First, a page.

Easter is the greatest feast of the Church’s liturgical year. The Catechism of the Catholic Church teaches us that “Easter is not simply one feast among others, but the Feast of feasts, the Solemnity of solemnities.” This is because the Resurrection of Jesus is the basis of our faith. As Saint Paul wrote in his first letter to the Corinthians: “If Christ has not been raised, then our preaching is in vain and your faith is in vain.” There would be no Christianity and the Church would not exist if Jesus had not risen from the dead.
Jesus Christ has crushed the power of death. This is what we celebrate at Easter. Jesus’ resurrection is not some mythological or symbolic story. It was an historical event. The mystery of Christ’s resurrection is a real event, with manifestations that were historically verified. The empty tomb is one sign. Its discovery by Mary Magdalen and the apostles was the first step toward recognizing the very fact of the resurrection. The disciple whom Jesus loved realized when he saw the empty tomb that the absence of Jesus’ body pointed to his resurrection from the dead. In fact, the Gospel of John tells us that when he went into the empty tomb after Peter, “he saw and believed.” But the empty tomb was just the first sign of the truth of the resurrection.
The appearances of the Risen Jesus convinced Mary Magdalen, Saint Peter, and the other apostles and disciples that Jesus had truly risen from the dead. They only believed when they saw Jesus Himself and not just the empty tomb. Imagine the unspeakable emotion they felt when they saw the Risen Jesus and heard his words: Peace be with you. They had been devastated by the events of Good Friday. Their hopes had been dashed. They probably thought Jesus’ mission was a failure and that His message may not have been true. But the resurrection confirmed their faith in all that Jesus had said and done while He was with them in His public ministry.
The Catechism teaches us that the resurrection of Jesus is the crowning truth of our faith in Christ. It reveals to us that Jesus is truly the Son of God. All His works and teachings are confirmed. His divine authority is proven. His resurrection is the fulfillment of the promises both of the Old Testament and of Jesus Himself during His earthly life.
Yes, the resurrection of Jesus was a real, historical event, but it was also an event that transcends and surpasses history. As the Catechism teaches: “No one can say how it came about physically. Still less was its innermost essence, his passing over to another life, perceptible to the senses. Although the resurrection was an historical event that could be verified by the sign of the empty tomb and by the reality of the apostles’ encounters with the risen Christ, still it remains at the very heart of the mystery of faith as something that transcends and surpasses history. … Christ’s resurrection is an object of faith in that it is a transcendent intervention of God himself in creation and history.”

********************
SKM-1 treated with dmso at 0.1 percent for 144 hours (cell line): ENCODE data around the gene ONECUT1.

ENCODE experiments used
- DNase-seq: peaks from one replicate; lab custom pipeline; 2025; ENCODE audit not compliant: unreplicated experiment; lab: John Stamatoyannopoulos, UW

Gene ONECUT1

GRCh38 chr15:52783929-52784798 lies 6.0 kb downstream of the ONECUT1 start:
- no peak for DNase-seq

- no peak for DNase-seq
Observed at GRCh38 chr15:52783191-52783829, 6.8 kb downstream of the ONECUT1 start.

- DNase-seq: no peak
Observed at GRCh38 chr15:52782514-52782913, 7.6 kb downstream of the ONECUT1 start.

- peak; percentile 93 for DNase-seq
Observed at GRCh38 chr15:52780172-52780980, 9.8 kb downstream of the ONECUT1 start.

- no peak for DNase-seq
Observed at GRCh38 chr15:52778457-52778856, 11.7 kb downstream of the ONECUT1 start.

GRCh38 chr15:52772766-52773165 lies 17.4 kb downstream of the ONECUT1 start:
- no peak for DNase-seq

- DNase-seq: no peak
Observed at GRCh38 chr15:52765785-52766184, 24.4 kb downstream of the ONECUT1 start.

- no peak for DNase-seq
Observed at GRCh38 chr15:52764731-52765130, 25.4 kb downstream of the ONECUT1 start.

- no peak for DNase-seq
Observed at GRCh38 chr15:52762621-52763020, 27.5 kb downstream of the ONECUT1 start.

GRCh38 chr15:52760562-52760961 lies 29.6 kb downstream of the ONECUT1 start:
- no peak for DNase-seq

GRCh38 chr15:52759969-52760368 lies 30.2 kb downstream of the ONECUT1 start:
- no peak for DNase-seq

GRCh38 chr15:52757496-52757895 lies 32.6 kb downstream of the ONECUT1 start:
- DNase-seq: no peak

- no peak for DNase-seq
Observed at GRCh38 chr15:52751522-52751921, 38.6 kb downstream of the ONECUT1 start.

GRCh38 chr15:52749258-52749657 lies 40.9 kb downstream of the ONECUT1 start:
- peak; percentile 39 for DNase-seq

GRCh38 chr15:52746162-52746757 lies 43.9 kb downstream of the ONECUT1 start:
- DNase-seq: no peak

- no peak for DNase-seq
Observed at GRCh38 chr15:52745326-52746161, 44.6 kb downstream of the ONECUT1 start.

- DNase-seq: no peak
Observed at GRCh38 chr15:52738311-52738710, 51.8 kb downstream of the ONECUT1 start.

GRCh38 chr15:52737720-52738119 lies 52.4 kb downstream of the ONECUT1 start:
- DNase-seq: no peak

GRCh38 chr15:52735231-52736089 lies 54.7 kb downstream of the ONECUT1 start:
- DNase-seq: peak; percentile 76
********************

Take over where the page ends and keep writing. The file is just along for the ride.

The Church is based on the extraordinary experience of the witnesses of the Risen Jesus. Our lives as Christians are based on our faith in the resurrection of Jesus because His resurrection opens for us the way to a new life. This new life began when we were baptized and received a share in the divine life. Pope Benedict has said that by Baptism, we have been seized by “the explosion of the Resurrection.”
Jesus is alive today and walks before us, showing us the path of life. We never walk alone along the path of life. Jesus is with us always and holds us firmly, even when our hands grow weak. We walk with Him along the way of the cross on a journey towards true and lasting joy. We journey in hope because of the resurrection, in the sure hope that we and our loved ones who follow Christ in faith and love will one day rise with Him.
On this journey, we are nourished by the Holy Eucharist, the bread of life, the flesh of the Risen Christ which gives us life. Jesus promised: “he who eats my flesh and drinks my blood has eternal life and I will raise him up on the last day.” The new life we received at Baptism, the life of grace, is increased and renewed every time we receive Holy Communion, the food of eternal life. “The most holy Body and Blood of the Lord fills us with every grace and heavenly blessing” (Roman Canon). In the words of the martyr, Saint Ignatius of Antioch, the Eucharist is “the medicine of immortality, the antidote for death, and the food that makes us live forever in Jesus Christ.”
Jesus Christ is no longer in the tomb. He is alive! He accompanies us on our journey through this life, strengthens us with the sacraments, and leads us to the house of His Father.
Easter is truly the greatest feast of the liturgical year because the Resurrection of Jesus is the crowning truth of our faith. May the Risen Lord bless you with Easter joy! May the Blessed Virgin Mary, whose heart was filled with joy beyond all telling at the resurrection of her Son, intercede for you always!
During the Easter season, I invite you to pray the Regina Caeli, the joyful Marian antiphon of the Easter season, dating back to the 10th century:
Queen of heaven, rejoice, alleluia.
The Son whom you merited to bear, alleluia,
has risen as he said, alleluia.
Rejoice and be glad, O Virgin Mary, alleluia!
For the Lord has truly risen, alleluia.
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